ADDRESSING THE MENACE OF LAND-GRABBERS IN LAGOS STATE THROUGH THE OFFENCE OF STEALING

1.0.INTRODUCTION

Lagos State like many south-western states of Nigeria have always faced the challenge of land-grabbers also known as omoonile. These are persons who on the basis of being first settlers upon a parcel of land assert ownership right over parcels of land around them. Many times after persons have made purchases from these land-grabbers, they still have to make further payments to these land-grabbers or to rival land-grabbers. One may later find out that the land-grabber, payment was made to, does not have right over the land. These land-grabbers have become major source of concern to both governments and private individuals whose activities many times are subject to the caprices of the land-grabbers despite legal provisions that clearly place the control and management of land under the care of State Governors[1]. These land-grabbers sometimes act with impunity while maiming and harming persons they find on parcels of land without impunity. Many have lost not just money but also lives because of the activities of these land-grabbers. It is evident that land as a factor of production is finite in character and highly valuable; it is thus important that every measure that can be taken to protect landowners is explored.

The Criminal Law of Lagos State Law №11 of 2011 (hereinafter called the Law) was enacted seven years ago on the 19th of August, 2011 to great acclaims by both scholars and proponents of a criminal jurisprudence that is progressive in nature and is in tune with modern day reality. It departed in a number of ways from the former Criminal Code Act[2] that has its roots in Nigeria’s colonial experiences. Seven years down the line, this writer seeks to ponder if it were possible to steal a parcel of land in Lagos State. Such a question would have been merely academic before the enactment of the Law. Today, such a question is worth pondering on because of some marked differences in the wordings of the Criminal Code Act. This writer will consider the position of the law under the Criminal Code Act and juxtapose same with the position of the law under the Criminal Law of Lagos State 2011. The offence is covered under Sections 278–285 of the Law.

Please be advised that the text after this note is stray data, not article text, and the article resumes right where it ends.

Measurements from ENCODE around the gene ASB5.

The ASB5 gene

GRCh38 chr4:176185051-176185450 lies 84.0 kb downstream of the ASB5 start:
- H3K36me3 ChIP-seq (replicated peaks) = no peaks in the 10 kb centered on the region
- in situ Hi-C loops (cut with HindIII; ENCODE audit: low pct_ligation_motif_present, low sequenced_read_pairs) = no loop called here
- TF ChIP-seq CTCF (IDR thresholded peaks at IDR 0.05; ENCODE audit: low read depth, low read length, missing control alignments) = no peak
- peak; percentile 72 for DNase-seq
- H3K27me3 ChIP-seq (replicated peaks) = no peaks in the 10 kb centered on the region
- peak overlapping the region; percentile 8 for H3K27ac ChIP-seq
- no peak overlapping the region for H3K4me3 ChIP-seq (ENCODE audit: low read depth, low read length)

2.0.POSITION UNDER THE CRIMINAL CODE ACT

Section 383(1) of the Criminal Code Act defines stealing in these words: A person who fraudulently takes anything capable of being stolen, or fraudulently converts to his own use or to the use of any other person anything capable of being stolen, is said to steal that thing. From this definition, it is clear that the elements of stealing includes fraudulent taking or conversion of anything capable of being stolen. The case of Ayeni v. State (2016) LPELR-40105(SC) per Kekere-Ekun JSC is instructive here:

A person who fraudulently takes anything capable of being stolen or fraudulently converts to his own use or to the use of any other person anything capable of being stolen is said to steal that thing. The ingredients of the offence of stealing, which must be proved beyond reasonable doubt are:

1. The ownership of the thing stolen;

2. That the thing stolen is capable of being stolen

3. The fraudulent taking or conversion. See Adejobi v. The State (2011) 12 NWLR (Pt. 1261) 347 @ 377 C — E, Oshinye v. C.O.P . (1960) 5 SC 105: Chianugo V. the State (2002) 2 NWLR (Pt.750) 225.

Section 382 of the Act defines Things capable of being stolen to include:

· Every inanimate thing whatever which is the property of any person, and which is movable, is capable of being stolen.

· Every inanimate thing which is the property of any person, and which is capable of being made movable, is capable of being stolen as soon as it becomes movable, although it is made movable in order to steal it.

Since, a parcel of land is immovable, it is accepted in legal jurisprudence that it is not capable of being stolen. Indeed, this is one reason why a piece of land is always deemed to be unique. Thus, it cannot be fraudulently taken or converted under the Criminal Code.

3.0.THE CRIMINAL LAW OF LAGOS STATE 2011

Section 278(1) of the Law defines stealing in these words:

Any person who dishonestly:

a) takes the property of another person; or

b) converts the property of another person for his own use or to the use of any other person, is guilty of the offence of stealing.

From the foregoing, it is clear beyond any iota of doubt that the elements of the offence of stealing under the Law are DISHONEST TAKING or CONVERSION OF THE PROPERTY OF ANOTHER PERSON.